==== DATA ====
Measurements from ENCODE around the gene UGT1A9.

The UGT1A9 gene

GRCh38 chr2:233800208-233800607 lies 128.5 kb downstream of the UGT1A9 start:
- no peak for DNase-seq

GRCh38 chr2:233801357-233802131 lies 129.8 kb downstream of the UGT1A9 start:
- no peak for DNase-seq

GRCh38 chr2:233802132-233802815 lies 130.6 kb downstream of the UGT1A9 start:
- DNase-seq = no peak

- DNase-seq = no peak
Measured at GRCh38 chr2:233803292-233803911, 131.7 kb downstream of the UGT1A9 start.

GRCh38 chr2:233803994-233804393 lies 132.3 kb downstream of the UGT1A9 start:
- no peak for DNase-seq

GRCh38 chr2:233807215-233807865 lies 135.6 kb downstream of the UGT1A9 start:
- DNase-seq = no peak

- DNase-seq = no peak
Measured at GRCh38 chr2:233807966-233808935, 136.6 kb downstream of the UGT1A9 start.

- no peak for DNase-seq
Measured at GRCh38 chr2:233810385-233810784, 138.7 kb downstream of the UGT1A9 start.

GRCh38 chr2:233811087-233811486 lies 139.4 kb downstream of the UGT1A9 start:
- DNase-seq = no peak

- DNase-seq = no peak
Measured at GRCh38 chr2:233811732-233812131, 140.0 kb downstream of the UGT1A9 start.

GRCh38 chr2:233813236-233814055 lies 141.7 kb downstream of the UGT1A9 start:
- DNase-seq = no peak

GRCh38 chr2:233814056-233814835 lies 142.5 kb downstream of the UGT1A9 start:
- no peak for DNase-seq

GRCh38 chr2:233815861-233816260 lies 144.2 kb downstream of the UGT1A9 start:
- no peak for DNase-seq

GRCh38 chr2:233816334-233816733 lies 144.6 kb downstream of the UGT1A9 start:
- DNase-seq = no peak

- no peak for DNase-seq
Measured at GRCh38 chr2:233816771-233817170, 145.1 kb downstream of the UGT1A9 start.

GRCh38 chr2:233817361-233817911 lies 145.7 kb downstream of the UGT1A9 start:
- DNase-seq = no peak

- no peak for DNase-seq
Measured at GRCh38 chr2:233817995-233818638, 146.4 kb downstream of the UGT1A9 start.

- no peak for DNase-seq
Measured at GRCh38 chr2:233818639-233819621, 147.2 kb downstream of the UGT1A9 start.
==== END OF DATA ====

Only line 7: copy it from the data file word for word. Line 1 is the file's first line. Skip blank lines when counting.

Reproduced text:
GRCh38 chr2:233802132-233802815 lies 130.6 kb downstream of the UGT1A9 start: